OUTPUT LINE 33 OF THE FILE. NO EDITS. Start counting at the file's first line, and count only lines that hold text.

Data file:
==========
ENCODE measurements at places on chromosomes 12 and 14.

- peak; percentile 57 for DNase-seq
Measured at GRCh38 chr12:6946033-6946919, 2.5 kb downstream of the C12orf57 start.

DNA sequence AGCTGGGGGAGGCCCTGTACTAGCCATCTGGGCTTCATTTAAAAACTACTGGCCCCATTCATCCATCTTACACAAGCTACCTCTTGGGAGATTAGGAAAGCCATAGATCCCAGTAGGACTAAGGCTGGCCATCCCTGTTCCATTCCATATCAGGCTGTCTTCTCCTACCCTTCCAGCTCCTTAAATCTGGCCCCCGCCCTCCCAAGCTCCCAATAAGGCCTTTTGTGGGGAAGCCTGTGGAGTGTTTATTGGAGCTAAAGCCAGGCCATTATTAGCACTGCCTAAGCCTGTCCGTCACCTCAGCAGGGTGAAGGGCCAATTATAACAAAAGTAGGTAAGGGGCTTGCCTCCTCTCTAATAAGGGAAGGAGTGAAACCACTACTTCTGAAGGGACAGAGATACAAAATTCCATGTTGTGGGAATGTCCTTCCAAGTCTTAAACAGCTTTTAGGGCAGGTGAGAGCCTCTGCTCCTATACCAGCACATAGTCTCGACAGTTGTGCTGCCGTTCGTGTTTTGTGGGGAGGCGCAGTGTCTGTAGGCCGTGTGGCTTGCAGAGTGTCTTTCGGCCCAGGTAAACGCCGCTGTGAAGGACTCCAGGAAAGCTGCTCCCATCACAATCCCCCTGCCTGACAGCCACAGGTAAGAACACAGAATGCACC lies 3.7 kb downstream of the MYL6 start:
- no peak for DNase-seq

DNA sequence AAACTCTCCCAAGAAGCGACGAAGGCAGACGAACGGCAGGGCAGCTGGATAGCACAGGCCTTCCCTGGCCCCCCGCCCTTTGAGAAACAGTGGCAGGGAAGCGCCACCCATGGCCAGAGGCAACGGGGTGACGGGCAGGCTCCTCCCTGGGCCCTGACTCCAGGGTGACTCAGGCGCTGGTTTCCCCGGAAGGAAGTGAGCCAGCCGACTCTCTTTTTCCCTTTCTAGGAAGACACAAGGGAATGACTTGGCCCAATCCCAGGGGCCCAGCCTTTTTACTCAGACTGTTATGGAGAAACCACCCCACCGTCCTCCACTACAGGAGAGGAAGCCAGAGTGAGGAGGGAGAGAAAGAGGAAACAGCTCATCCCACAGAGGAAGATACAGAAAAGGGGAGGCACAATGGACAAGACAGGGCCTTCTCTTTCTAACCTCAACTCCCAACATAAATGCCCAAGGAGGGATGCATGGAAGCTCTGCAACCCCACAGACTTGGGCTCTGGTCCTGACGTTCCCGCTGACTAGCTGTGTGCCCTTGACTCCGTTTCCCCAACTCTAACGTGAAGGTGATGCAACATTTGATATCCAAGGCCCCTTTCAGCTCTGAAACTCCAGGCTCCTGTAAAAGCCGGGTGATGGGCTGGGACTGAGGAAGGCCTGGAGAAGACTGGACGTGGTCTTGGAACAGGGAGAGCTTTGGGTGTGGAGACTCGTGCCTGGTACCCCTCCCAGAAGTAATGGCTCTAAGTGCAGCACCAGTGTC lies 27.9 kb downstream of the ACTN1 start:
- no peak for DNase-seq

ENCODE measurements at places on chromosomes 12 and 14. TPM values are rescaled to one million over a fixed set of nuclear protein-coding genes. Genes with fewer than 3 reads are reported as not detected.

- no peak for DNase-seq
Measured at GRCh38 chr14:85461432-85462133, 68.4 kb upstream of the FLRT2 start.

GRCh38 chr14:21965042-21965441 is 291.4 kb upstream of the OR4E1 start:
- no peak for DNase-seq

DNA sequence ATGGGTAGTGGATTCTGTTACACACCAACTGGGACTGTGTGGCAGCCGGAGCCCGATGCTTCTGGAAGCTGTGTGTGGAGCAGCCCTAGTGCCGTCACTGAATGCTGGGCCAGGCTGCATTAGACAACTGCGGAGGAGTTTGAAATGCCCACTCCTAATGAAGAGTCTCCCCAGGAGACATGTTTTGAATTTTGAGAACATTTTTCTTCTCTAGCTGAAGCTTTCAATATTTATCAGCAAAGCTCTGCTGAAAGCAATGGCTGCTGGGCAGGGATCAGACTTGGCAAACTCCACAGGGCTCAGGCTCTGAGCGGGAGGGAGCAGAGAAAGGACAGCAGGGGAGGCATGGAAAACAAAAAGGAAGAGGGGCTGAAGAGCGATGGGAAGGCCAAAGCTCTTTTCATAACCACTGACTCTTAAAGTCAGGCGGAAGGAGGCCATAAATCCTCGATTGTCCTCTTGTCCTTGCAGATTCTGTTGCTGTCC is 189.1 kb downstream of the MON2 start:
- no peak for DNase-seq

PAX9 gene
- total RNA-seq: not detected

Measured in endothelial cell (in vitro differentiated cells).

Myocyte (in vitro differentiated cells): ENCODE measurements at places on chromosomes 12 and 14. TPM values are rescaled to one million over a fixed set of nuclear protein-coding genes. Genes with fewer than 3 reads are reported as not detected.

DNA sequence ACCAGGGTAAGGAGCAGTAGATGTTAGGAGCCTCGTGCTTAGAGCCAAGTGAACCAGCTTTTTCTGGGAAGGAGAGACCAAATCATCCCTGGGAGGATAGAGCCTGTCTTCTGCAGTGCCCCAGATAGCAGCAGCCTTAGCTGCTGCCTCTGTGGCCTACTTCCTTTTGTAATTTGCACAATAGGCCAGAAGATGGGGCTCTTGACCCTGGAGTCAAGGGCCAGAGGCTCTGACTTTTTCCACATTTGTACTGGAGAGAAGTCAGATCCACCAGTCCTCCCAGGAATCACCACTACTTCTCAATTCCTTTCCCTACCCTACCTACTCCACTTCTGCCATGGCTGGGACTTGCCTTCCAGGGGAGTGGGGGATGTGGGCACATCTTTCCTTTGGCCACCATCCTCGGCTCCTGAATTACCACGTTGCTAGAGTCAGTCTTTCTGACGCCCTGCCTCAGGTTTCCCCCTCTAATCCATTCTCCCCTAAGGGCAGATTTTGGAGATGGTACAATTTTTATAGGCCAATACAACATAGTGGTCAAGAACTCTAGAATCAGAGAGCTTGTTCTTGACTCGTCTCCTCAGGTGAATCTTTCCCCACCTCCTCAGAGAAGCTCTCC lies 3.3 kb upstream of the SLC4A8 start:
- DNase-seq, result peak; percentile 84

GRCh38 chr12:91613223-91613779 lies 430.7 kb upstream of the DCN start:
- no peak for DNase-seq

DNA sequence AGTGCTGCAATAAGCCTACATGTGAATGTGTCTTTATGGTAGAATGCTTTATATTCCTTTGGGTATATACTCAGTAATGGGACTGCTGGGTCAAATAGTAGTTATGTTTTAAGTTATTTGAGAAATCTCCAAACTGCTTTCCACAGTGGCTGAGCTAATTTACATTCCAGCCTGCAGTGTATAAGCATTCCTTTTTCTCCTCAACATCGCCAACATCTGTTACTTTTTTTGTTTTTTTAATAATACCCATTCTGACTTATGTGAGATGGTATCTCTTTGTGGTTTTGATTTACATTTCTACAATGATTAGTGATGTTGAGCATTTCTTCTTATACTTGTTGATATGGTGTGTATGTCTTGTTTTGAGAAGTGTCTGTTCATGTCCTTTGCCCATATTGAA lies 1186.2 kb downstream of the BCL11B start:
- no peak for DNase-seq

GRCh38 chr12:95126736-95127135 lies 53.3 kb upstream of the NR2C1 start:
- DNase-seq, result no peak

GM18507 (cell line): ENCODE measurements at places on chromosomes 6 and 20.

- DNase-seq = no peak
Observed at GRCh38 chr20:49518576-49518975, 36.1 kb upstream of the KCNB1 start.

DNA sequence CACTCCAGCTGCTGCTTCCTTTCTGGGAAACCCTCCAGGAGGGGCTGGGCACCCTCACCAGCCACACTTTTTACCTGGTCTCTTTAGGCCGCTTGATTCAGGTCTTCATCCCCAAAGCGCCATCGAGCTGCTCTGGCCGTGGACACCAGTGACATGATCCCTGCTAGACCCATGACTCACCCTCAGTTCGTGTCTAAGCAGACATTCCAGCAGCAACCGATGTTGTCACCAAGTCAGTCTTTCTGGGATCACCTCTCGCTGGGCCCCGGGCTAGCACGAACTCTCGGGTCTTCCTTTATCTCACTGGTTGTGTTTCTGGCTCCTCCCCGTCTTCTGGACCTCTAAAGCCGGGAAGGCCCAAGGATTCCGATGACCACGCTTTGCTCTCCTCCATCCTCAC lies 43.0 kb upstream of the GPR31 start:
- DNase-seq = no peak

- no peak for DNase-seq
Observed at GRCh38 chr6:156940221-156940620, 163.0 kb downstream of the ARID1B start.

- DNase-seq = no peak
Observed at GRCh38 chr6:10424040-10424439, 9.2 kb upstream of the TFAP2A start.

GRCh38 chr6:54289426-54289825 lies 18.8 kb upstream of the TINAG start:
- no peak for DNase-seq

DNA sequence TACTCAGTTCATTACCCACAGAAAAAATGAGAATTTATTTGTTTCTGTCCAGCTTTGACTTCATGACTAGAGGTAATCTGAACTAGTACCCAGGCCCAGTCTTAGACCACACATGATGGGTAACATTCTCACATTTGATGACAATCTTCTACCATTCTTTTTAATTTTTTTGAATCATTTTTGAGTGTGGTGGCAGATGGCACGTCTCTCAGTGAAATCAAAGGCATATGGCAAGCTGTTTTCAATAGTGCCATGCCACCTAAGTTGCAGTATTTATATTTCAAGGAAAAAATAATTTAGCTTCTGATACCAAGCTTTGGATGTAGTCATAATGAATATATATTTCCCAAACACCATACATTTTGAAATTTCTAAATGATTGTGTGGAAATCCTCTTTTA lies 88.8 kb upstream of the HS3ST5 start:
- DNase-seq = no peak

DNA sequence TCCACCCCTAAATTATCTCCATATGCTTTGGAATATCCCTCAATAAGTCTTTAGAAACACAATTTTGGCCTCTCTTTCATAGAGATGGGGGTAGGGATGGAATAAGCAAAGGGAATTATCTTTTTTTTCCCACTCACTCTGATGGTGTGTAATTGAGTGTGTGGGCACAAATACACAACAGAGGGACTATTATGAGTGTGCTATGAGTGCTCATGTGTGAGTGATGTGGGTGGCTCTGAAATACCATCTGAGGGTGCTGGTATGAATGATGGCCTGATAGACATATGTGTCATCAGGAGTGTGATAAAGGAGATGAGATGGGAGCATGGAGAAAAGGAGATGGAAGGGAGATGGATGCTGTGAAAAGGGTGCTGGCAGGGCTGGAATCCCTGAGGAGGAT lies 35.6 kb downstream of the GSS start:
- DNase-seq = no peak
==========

Observed at GRCh38 chr6:156940221-156940620, 163.0 kb downstream of the ARID1B start.